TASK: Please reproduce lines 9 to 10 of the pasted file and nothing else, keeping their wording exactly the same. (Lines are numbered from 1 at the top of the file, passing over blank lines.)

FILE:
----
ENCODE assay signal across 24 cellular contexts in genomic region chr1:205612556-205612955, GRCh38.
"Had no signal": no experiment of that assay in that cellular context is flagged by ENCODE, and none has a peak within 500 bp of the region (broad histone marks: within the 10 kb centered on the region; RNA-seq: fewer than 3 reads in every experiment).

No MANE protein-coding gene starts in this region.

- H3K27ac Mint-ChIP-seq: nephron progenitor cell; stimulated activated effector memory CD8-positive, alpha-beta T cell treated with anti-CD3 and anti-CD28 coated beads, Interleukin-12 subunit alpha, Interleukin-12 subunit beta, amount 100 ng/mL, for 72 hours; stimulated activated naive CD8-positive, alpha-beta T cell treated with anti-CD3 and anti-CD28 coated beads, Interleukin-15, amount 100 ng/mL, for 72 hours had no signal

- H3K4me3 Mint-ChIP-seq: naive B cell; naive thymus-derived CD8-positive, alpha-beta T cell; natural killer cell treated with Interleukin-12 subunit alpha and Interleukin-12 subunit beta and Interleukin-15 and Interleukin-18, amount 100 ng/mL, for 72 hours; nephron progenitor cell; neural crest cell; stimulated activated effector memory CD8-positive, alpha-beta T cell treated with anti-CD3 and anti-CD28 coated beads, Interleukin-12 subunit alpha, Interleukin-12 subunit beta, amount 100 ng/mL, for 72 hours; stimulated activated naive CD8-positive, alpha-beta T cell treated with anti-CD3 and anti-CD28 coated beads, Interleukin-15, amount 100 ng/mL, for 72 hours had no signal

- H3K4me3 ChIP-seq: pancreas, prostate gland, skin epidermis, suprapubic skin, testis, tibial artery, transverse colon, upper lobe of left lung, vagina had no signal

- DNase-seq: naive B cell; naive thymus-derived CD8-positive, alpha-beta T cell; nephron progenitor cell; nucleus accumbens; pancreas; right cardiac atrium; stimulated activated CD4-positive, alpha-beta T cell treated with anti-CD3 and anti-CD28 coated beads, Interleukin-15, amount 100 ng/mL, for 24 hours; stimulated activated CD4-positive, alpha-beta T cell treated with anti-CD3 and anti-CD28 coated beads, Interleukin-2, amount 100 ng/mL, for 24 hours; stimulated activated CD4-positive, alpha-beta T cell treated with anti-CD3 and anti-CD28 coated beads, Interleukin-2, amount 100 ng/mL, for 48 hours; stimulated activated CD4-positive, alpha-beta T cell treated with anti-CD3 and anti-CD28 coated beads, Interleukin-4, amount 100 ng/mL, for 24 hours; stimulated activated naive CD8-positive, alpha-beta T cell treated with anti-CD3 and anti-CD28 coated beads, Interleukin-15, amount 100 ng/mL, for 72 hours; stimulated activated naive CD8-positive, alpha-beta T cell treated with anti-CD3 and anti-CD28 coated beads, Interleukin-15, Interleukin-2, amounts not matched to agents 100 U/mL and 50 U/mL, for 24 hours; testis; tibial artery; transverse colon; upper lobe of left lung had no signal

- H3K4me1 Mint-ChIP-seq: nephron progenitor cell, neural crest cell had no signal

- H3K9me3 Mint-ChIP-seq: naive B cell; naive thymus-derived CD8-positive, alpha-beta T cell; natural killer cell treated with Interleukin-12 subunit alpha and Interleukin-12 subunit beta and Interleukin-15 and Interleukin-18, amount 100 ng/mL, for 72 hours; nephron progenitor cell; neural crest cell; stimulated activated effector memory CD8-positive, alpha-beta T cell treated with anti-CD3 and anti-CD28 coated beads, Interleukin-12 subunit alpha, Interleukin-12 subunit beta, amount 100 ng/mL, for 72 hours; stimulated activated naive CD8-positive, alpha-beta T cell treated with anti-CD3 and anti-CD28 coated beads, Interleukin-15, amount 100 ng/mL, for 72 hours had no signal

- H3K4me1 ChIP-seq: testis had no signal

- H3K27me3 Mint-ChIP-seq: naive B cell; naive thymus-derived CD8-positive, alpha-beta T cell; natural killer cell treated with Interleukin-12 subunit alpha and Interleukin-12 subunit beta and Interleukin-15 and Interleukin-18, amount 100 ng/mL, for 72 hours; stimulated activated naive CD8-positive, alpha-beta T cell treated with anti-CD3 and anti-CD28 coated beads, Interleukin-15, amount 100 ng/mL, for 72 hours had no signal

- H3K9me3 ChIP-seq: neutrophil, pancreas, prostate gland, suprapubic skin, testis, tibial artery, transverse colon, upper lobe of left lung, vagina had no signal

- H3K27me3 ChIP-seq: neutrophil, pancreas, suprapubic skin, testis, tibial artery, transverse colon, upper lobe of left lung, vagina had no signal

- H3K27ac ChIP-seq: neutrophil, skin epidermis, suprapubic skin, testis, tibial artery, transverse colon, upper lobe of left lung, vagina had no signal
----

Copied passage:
- H3K9me3 Mint-ChIP-seq: naive B cell; naive thymus-derived CD8-positive, alpha-beta T cell; natural killer cell treated with Interleukin-12 subunit alpha and Interleukin-12 subunit beta and Interleukin-15 and Interleukin-18, amount 100 ng/mL, for 72 hours; nephron progenitor cell; neural crest cell; stimulated activated effector memory CD8-positive, alpha-beta T cell treated with anti-CD3 and anti-CD28 coated beads, Interleukin-12 subunit alpha, Interleukin-12 subunit beta, amount 100 ng/mL, for 72 hours; stimulated activated naive CD8-positive, alpha-beta T cell treated with anti-CD3 and anti-CD28 coated beads, Interleukin-15, amount 100 ng/mL, for 72 hours had no signal

- H3K4me1 ChIP-seq: testis had no signal